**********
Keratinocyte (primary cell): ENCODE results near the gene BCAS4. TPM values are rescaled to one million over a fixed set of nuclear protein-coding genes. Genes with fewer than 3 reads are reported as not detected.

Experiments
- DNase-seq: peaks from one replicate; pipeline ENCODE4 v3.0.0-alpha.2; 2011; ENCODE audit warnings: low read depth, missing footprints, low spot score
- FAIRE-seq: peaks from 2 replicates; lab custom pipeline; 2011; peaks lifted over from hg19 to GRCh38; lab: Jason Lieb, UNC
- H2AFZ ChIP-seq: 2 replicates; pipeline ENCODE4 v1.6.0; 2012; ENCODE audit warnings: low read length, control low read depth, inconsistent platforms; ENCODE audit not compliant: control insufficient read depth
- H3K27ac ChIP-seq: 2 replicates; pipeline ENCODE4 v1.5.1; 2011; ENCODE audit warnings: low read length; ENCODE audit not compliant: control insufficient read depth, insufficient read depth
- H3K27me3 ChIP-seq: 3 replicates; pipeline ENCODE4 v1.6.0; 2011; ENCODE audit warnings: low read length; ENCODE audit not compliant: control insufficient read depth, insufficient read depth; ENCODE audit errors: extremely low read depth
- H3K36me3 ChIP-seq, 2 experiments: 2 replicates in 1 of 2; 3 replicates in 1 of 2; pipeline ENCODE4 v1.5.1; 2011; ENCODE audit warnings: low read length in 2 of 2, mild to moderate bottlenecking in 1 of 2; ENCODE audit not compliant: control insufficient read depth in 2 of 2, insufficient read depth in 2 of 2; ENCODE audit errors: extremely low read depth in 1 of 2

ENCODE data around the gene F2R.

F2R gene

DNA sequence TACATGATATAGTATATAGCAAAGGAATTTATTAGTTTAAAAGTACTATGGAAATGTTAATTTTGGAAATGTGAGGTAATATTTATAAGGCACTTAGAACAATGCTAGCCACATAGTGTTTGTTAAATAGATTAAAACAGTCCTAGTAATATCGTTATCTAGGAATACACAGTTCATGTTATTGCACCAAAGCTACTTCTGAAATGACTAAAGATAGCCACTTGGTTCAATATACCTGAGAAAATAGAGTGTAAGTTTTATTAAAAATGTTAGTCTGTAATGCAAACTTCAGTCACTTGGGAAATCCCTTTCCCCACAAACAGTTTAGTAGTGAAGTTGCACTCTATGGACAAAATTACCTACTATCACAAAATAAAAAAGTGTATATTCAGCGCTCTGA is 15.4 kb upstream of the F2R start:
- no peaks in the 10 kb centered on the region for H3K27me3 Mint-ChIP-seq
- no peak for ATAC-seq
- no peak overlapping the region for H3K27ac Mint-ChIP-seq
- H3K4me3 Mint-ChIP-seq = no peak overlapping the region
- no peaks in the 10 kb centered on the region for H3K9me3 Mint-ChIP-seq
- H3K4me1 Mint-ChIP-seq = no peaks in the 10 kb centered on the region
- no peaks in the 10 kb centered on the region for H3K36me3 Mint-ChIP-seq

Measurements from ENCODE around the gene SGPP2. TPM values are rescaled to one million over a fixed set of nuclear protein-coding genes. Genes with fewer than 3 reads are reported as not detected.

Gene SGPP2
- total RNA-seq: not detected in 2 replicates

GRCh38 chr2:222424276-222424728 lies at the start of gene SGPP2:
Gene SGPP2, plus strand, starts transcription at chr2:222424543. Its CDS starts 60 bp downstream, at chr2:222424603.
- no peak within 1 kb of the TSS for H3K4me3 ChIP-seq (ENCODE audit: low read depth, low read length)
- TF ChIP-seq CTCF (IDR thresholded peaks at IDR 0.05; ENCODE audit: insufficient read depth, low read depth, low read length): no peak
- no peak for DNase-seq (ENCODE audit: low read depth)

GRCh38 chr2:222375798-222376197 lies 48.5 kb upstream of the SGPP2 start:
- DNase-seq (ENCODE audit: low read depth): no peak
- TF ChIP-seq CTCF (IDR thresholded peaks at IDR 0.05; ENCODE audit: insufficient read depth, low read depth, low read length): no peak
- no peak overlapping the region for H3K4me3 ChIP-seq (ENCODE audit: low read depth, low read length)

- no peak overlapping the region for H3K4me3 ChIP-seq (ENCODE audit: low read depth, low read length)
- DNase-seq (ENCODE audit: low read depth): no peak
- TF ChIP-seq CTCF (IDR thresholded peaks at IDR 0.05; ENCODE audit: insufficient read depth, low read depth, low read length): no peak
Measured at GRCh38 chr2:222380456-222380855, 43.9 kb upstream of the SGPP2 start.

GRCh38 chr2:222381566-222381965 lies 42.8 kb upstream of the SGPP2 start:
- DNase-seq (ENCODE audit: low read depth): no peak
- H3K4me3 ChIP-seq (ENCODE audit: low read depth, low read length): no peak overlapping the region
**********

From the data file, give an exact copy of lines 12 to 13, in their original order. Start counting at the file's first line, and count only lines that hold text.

- no peaks in the 10 kb centered on the region for H3K27me3 Mint-ChIP-seq
- no peak for ATAC-seq